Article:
I have a story for everything. I relate most things in my life to a story. Most of my day consists of constant reminders of different stories. Whether it’s a story I’ve heard or one I’ve lived, almost every situation I find myself in causes some kind of “recall” button to be pressed in my brain initiating the “That reminds me of a story…” sequence. It can, at times, be troublesome in my classroom when I have a point I am trying to reach and every statement I make or question my students ask takes my brain to 40 different stories. It’s gotten so bad that now I allot time at the end of every week for those random, off the wall, hilarious stories that I don’t always have time for during a lecture or class discussion.
Similarly, one of the best ways I learn is by example. Explanations are certainly helpful and I retain a lot of information through dictation, but when a lecture is neatly tied up with some grounded and real examples, the little old man that lives in my head runs around turning all the lights in the house on. It makes things click for me.
So this is who I am. I relate to life in stories and examples. Show me with your words, then show me with your hands. This is how God speaks to me. God knows that if He sent an angel to split the sky and descend into my living room as I type this very word and told me that I was supposed to be a servant and missionary to the city of Morgantown, I would probably: a) ignore it, thinking I was hallucinating, b) laugh hysterically and look around for the hidden camera, or c) back away slowly muttering, “I don’t think so…” However, if God were to tell a story about a man serving his neighbor and loving his city and then show everyone what He meant with an example, I would get it immediately. It would leave the little old man in my head huffing and puffing. . .which is a good thing.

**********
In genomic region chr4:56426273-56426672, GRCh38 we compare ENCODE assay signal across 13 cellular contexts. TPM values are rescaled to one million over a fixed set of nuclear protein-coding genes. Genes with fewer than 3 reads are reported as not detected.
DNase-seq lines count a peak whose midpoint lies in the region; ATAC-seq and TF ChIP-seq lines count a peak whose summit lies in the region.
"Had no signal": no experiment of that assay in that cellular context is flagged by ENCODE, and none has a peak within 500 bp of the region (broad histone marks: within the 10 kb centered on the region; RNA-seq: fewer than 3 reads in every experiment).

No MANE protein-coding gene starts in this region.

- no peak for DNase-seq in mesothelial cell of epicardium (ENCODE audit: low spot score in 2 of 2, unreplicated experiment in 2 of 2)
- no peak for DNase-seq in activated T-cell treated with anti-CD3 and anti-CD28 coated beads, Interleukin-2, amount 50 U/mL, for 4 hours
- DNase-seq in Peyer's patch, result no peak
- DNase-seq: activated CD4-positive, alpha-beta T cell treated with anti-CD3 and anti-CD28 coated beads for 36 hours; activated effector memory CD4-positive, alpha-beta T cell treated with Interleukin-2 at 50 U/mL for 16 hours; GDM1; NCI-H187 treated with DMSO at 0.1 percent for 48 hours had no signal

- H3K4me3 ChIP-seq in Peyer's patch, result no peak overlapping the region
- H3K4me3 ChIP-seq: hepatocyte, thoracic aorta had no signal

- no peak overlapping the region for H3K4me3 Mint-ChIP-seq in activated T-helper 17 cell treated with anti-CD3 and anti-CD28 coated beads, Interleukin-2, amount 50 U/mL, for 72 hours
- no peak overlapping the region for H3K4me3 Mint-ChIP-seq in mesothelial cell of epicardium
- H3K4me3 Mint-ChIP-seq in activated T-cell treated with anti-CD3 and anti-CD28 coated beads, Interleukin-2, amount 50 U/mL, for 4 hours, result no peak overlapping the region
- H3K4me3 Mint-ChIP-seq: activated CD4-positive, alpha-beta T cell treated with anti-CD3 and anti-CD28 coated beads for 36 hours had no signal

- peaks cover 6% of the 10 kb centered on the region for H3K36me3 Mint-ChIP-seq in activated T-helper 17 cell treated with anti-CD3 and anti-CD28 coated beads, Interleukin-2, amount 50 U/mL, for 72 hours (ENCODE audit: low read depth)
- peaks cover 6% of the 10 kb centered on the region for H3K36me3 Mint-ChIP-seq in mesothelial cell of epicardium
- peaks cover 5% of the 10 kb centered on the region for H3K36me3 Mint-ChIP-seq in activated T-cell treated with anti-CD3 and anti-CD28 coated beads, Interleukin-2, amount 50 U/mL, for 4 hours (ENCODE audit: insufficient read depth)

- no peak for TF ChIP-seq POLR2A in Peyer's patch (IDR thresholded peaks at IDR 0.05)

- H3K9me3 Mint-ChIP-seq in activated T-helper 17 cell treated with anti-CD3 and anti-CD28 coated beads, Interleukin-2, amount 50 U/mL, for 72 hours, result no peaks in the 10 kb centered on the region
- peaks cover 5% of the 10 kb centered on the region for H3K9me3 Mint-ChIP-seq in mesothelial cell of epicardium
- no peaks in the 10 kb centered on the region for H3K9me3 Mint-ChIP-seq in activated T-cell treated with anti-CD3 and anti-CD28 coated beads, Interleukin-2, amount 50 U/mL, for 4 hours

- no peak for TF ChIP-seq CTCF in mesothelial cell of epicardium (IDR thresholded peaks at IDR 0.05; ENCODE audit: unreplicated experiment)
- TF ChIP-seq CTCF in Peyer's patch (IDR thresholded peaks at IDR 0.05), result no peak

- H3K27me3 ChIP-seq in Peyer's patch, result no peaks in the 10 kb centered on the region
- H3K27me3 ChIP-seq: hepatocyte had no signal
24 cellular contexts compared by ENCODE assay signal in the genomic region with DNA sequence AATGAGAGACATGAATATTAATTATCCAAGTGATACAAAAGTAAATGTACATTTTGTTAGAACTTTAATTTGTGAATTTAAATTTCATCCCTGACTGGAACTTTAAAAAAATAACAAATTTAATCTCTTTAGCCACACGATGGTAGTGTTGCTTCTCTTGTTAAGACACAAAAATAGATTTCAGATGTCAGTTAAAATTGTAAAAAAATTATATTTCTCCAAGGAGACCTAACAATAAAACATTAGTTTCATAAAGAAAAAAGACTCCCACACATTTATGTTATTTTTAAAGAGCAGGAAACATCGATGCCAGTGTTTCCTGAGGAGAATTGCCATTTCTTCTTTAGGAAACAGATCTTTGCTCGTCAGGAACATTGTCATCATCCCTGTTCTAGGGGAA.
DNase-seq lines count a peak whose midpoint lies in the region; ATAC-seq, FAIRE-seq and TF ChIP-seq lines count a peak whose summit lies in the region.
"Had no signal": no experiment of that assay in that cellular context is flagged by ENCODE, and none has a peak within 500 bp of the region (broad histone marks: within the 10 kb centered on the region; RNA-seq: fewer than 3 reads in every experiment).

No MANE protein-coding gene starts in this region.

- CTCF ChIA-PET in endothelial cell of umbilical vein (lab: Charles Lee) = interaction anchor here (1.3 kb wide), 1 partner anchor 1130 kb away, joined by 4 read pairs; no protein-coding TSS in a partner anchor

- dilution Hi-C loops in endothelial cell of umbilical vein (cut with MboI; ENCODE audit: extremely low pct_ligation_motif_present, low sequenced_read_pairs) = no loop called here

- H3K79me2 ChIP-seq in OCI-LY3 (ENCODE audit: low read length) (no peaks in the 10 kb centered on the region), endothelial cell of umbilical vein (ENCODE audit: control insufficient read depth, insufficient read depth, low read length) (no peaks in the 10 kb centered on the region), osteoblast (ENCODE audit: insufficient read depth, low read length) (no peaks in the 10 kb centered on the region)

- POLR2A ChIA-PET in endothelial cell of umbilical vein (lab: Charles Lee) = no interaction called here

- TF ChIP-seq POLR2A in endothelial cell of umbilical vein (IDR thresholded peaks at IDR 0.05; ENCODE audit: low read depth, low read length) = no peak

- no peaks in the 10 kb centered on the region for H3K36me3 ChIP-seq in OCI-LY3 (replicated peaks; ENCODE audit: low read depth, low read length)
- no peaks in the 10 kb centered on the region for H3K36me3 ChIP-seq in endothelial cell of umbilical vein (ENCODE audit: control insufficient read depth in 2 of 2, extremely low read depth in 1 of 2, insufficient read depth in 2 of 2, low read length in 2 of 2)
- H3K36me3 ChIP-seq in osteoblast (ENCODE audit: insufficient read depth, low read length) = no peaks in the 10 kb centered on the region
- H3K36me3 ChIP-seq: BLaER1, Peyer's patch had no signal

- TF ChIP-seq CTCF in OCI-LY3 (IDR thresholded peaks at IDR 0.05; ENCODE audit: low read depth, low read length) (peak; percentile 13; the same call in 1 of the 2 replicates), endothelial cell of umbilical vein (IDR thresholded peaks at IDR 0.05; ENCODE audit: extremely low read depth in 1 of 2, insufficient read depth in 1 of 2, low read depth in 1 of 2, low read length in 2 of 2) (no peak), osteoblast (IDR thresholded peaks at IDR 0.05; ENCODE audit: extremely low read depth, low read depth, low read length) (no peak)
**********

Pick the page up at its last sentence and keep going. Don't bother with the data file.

“What man of you, having a hundred sheep, if he has lost one of them, does not leave the ninety-nine in the open country, and go after the one that is lost, until he finds it? And when he has found it, he lays it on his shoulders, rejoicing. And when he comes home, he calls together his friends and his neighbors, saying to them, ‘Rejoice with me, for I have found my sheep that was lost.’“ (Luke 15:4-6 ESV)
“And Jesus went throughout all the cities and villages, teaching in their synagogues and proclaiming the gospel of the kingdom and healing every disease and every affliction. When he saw the crowds, he had compassion for them, because they were harassed and helpless, like sheep without a shepherd.” (Matthew 9:35-36 ESV)
God, the Author, lovingly and beautifully wrote Himself into this story with us. And what character does He assume? A storyteller! And not just any storyteller, but one that lives out real, concrete, examples for us as well.
I like to think of my life like the story of Esther or Ruth and Boaz. Not because my life is overly dramatic or because I constantly deal with sticky situations that need to be wrestled with, but because throughout both stories you don’t see God revealing Himself in an explicit way. The story simply unfolds. It’s not that He isn’t there. He certainly is. You can’t argue from the way the events occur that God isn’t there. It’s just not evident until after it’s over. And isn’t that the beauty of both of these stories? God lovingly and sovereignly wrote these stories so that His involvement was only visible from the rearview mirror. This is how my life feels.
I’m anxious about the future. I stress over decisions that I need to make. I try to take everything onto myself. And God whispers, “Let me tell you a story. Remember when…” and we both gaze into the rearview mirror. And I’m comforted and at peace. God comforts me with stories of His faithfulness. God teaches me with stories of Jesus’ perfect example. I love stories. And God knows that. And I’m glad.
What is the unique way that God comforts, teaches, and speaks to you? Does He wrap you up in a story like He does me?